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-   -   Becoming a triad (http://www.polyamory.com/forum/showthread.php?t=69448)

LovelyLove 03-28-2014 09:32 PM

Becoming a triad
 
I'm in a happy, stable relationship with my husband of 10 years. We have two little girls aged 3 and 6.

I'm poly, he's not. I initiated opening up the relationship, he was fine with that. I fell in love. He gave me free reigns. That was two-three years ago, nothing came from that (the guy was not interested). Except from the fact that we grew stronger and I became more sure I'm poly and my husband became more secure that this doesn't threaten the 'us' aspect.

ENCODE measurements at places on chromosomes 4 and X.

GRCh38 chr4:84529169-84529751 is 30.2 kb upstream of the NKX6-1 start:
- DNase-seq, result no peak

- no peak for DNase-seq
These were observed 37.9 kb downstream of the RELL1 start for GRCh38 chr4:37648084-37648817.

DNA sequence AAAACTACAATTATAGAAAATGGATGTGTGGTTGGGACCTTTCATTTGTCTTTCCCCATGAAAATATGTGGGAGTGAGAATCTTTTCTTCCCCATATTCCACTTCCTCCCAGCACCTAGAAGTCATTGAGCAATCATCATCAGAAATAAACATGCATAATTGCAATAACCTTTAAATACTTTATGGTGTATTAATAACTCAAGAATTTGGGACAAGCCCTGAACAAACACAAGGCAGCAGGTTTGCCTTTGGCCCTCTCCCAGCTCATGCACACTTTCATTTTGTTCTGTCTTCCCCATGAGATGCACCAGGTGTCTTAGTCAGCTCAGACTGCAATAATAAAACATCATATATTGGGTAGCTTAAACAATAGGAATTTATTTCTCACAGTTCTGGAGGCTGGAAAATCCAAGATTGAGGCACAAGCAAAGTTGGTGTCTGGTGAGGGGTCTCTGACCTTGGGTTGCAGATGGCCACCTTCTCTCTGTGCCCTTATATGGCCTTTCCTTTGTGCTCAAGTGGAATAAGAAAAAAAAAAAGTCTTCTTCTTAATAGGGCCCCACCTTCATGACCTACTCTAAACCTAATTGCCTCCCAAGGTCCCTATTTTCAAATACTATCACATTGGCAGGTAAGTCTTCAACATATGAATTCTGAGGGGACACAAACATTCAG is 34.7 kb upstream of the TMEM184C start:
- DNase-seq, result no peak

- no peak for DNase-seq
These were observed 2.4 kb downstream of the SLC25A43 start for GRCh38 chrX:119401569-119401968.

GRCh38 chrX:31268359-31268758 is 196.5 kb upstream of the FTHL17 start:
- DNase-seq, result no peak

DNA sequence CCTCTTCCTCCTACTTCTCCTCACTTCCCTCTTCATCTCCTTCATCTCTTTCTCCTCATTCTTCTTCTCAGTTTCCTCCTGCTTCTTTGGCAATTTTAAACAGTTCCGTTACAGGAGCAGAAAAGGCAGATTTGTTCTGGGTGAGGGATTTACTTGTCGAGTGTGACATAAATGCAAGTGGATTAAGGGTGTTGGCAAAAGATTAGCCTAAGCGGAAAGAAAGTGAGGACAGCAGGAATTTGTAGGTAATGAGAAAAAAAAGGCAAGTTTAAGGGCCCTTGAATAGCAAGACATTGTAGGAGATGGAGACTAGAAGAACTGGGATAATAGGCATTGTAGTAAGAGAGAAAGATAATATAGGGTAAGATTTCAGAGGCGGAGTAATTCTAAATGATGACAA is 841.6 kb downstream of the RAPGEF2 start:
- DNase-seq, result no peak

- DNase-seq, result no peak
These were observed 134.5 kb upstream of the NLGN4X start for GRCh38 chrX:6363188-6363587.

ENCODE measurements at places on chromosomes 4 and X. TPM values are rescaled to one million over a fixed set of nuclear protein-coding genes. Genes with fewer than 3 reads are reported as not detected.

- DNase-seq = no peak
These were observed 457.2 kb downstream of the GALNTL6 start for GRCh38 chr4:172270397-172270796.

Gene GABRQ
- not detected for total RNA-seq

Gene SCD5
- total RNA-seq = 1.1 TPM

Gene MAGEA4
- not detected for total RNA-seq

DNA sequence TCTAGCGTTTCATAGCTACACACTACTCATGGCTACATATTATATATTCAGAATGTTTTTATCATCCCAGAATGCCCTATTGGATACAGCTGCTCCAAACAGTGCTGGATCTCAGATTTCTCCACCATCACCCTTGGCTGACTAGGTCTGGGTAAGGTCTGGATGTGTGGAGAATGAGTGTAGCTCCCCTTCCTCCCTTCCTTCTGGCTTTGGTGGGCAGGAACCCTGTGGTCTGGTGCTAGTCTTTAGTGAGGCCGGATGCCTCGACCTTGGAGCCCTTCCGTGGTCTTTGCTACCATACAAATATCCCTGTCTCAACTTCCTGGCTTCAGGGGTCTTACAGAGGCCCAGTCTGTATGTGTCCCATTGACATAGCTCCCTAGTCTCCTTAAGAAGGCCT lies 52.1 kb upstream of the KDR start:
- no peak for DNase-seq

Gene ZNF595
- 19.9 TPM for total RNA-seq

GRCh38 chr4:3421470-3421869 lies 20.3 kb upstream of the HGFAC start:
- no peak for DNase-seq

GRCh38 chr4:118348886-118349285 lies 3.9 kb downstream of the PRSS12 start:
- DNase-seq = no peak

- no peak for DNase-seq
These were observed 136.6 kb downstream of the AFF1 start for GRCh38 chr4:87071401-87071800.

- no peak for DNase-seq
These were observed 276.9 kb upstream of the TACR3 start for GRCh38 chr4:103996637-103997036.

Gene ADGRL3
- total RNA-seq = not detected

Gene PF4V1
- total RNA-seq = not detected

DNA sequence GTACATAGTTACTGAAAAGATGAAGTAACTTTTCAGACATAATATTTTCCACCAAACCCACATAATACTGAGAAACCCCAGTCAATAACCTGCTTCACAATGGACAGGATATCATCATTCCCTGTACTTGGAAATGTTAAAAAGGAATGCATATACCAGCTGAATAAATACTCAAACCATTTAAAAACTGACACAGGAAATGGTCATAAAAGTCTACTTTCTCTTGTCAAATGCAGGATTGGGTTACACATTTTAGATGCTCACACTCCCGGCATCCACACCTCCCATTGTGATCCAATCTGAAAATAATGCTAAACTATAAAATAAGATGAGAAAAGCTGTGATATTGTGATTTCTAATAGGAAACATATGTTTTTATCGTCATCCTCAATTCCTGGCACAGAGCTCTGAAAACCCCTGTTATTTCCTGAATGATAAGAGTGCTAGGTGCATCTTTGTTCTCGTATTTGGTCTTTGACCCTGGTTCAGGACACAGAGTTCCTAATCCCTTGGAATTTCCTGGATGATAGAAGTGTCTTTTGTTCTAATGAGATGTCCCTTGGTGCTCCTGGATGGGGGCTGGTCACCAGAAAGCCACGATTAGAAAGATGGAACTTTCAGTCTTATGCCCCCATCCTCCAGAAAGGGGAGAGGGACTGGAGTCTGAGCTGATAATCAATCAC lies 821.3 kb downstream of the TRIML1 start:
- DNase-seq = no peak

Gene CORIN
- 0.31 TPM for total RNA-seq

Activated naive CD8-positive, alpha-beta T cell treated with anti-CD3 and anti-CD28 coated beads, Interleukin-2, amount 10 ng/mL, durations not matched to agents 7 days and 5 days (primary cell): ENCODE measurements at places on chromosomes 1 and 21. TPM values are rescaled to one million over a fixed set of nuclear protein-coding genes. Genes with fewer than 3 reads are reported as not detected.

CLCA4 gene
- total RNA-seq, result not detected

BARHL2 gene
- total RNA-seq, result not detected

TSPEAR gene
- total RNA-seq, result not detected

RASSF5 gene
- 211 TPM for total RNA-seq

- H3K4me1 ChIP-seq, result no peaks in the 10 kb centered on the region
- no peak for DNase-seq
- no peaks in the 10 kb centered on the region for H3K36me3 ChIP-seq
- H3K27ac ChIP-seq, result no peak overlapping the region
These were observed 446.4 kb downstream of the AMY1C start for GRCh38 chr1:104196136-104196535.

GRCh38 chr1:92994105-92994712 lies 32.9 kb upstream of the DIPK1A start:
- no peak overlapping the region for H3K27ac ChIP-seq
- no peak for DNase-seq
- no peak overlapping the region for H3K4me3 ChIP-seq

So I've been seeing a man for a while now. I have fallen in love with him.

Anyway. All specifics aside, if things were to develop to a triad with me as a hinge where we all live together, then HOW do we explain that to our families? I mean my mother-in-law would not appreciate this one bit. Or mother-in-laws... (God,TWO of them... :D) How do you change from your regular nuclear family who never saw this coming, to a whole new layout of family? Say I'd like children with the 'new guy' (poor guy, how would he ever shed that tag?!)... Has anyone done it?

Marcus 03-28-2014 10:37 PM

Quote:

Originally Posted by LovelyLove (Post 263317)
I'm in a happy, stable relationship with my husband of 10 years... I'm poly, he's not... I've been seeing a man for a while now. I have fallen in love with him... if things were to develop to a triad with me as a hinge where we all live together

You are talking about a "V" configuration, with your two lovers as the ends and you as the hinge. A "triad" is traditionally when all three of the people involved are romantically involved with each other to some degree or another.

Quote:

Originally Posted by LovelyLove (Post 263317)